Policymakers Should Prioritize Research Investments as Appropriations Negotiations Move Forward

Monday, Jul 22, 2019, 5:55pm

by Maryam Khan Cope, Director, Government Affairs


President Trump today announced the administration and congressional leaders have reached agreement on a deal to raise federal spending levels and extend the debt limit for the next two years. SIA is encouraged by this announcement and urges policymakers to prioritize research funds during the appropriations process to keep America the world leader in semiconductor technology.

Recognizing the essential role of research in driving innovation, U.S. semiconductor companies invest about one-fifth of revenue into R&D each year, regularly ranking first or second among all industries. The industry’s cumulative R&D investment last year was $39 billion. Since federal research investments tend to support long-term, leap-ahead breakthroughs, they provide a necessary complement to industry investments, which mostly focused on near-term semiconductor innovation. Federal investments in semiconductor research at the Department of Energy, the Department of Defense, the National Science Foundation, and the National Institutes of Standards and Technology provide a significant return on investment to the American taxpayer by accelerating the development of cutting-edge technologies.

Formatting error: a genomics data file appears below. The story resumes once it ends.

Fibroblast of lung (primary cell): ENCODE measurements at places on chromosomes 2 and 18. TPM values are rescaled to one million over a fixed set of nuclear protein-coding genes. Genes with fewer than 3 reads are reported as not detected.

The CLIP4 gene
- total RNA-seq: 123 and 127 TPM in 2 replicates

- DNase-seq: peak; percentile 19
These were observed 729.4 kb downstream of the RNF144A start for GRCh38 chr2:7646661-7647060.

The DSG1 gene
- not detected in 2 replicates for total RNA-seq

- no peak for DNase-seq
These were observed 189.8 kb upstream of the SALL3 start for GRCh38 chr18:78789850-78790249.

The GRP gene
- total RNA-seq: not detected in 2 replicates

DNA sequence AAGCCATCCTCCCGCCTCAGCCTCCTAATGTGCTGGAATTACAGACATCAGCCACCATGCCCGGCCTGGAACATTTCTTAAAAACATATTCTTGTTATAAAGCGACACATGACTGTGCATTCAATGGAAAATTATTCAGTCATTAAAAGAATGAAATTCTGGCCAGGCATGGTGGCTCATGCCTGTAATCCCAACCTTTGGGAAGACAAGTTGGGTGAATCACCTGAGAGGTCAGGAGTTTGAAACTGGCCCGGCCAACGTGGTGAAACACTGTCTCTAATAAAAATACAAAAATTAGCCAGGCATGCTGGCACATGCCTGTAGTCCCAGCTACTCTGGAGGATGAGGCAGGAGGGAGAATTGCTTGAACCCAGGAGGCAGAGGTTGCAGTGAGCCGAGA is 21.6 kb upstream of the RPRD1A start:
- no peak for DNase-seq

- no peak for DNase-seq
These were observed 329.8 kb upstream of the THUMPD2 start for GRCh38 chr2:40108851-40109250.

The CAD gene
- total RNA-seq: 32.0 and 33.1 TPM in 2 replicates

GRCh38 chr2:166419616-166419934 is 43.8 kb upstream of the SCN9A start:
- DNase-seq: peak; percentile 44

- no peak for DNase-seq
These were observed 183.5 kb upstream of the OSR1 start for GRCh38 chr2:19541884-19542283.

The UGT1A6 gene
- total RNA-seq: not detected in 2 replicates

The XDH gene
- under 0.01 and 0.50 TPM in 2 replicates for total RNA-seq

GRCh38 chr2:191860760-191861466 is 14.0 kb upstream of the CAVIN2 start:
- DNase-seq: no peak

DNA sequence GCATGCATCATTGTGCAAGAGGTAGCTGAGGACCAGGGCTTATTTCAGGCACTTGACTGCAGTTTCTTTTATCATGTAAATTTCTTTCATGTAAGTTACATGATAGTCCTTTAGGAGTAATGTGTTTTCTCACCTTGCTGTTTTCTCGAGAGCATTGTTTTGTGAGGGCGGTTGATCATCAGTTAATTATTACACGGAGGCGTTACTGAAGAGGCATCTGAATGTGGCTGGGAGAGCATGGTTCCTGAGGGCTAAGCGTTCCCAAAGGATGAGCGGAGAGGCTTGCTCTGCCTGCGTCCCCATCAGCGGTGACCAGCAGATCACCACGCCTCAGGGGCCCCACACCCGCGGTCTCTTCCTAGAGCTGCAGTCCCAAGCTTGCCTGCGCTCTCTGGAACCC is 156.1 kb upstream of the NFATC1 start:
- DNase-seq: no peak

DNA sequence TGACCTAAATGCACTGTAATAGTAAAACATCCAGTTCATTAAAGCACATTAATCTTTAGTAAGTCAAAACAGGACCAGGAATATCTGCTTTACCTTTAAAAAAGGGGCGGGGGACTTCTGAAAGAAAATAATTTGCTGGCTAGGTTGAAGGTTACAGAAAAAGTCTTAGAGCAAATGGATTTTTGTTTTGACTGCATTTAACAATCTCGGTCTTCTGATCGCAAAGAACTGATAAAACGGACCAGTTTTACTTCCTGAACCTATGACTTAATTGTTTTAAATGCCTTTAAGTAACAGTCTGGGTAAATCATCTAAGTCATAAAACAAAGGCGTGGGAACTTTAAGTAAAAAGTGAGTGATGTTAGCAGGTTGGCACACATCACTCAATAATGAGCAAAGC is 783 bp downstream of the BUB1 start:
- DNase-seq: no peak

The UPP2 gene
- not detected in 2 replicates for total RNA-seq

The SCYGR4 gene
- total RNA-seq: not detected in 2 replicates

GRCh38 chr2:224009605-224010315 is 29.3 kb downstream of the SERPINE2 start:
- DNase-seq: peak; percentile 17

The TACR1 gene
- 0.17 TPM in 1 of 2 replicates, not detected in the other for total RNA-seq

In light of the importance of federal support for research, SIA last month sent a letter urging congressional leaders to triple investments in semiconductor research over the next five years to a total of $5 billion annually. The letter echoes a core recommendation of our recent policy agenda, titled “Winning the Future: A Blueprint for Sustained U.S. Leadership in Semiconductor Technology.” That report showed U.S. government investment in research has been declining in comparison to key global competitors, most notably China. It called for tripling federal investment in semiconductor research to $5 billion annually and doubling funding for semiconductor-related fields such as materials science, engineering, and applied mathematics to $40 billion annually.

Continued semiconductor innovation will require research in new materials, designs, and architectures through a whole-of-government approach and public/private partnerships to apply the best research from academia, industry, and government research centers. Congress can take a critical step toward sustaining and strengthening America’s global technology leadership by tripling federal investments in semiconductor research.

SIA looks forward to continuing to work with Congress and the Administration to support federal investments in research that will advance semiconductor technology and spur U.S. economic growth and innovation.